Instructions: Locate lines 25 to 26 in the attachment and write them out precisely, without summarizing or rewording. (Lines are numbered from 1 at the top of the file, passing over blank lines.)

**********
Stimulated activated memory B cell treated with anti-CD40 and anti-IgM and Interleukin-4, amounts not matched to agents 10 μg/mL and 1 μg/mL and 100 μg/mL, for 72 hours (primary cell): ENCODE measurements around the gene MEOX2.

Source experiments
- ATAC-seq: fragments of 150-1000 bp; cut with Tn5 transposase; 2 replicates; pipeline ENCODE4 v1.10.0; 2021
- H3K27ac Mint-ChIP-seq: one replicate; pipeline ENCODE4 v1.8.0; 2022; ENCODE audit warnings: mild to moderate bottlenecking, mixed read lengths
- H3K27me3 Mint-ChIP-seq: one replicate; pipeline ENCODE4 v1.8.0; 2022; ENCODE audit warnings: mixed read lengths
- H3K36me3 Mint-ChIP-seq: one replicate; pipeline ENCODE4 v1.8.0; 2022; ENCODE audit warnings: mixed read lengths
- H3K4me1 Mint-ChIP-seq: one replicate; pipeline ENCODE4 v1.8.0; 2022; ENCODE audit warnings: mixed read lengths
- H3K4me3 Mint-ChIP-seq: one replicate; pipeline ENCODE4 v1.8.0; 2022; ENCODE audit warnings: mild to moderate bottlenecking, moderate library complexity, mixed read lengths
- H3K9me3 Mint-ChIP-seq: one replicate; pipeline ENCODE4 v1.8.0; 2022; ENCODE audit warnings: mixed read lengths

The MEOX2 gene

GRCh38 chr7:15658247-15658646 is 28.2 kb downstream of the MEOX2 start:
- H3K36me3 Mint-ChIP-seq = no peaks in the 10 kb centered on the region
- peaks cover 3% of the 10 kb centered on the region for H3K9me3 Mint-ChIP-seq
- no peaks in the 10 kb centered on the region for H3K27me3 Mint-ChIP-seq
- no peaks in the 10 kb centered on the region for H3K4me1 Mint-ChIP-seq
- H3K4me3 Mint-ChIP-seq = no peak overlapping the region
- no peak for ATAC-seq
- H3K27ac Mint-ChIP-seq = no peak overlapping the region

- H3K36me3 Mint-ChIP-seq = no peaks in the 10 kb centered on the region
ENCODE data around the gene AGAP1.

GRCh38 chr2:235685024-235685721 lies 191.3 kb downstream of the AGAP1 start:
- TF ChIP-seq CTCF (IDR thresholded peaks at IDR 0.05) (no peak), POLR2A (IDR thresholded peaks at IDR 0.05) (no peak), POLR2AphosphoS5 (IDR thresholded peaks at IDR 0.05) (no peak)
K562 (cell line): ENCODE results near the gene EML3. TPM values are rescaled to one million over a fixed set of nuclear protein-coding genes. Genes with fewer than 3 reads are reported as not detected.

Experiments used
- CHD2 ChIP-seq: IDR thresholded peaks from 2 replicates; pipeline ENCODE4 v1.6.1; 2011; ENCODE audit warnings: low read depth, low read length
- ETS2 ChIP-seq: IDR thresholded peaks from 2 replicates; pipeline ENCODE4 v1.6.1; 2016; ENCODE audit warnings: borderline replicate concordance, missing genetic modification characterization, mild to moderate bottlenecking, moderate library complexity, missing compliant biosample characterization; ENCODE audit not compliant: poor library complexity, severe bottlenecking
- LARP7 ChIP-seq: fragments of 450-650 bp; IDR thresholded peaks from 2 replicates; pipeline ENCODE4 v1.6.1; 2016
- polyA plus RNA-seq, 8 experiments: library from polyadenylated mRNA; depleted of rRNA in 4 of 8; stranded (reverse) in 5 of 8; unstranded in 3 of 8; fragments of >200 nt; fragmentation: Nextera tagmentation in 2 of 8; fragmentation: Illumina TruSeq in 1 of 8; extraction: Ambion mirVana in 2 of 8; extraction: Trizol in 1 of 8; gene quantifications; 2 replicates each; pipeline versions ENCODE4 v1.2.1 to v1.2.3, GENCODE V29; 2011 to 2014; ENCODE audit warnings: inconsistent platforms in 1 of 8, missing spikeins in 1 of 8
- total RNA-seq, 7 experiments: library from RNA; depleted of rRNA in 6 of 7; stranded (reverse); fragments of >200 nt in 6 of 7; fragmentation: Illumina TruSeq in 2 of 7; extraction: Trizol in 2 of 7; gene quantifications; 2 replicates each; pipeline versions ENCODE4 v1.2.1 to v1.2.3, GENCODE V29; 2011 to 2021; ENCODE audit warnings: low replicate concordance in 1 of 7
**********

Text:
- CHD2 ChIP-seq: IDR thresholded peaks from 2 replicates; pipeline ENCODE4 v1.6.1; 2011; ENCODE audit warnings: low read depth, low read length
- ETS2 ChIP-seq: IDR thresholded peaks from 2 replicates; pipeline ENCODE4 v1.6.1; 2016; ENCODE audit warnings: borderline replicate concordance, missing genetic modification characterization, mild to moderate bottlenecking, moderate library complexity, missing compliant biosample characterization; ENCODE audit not compliant: poor library complexity, severe bottlenecking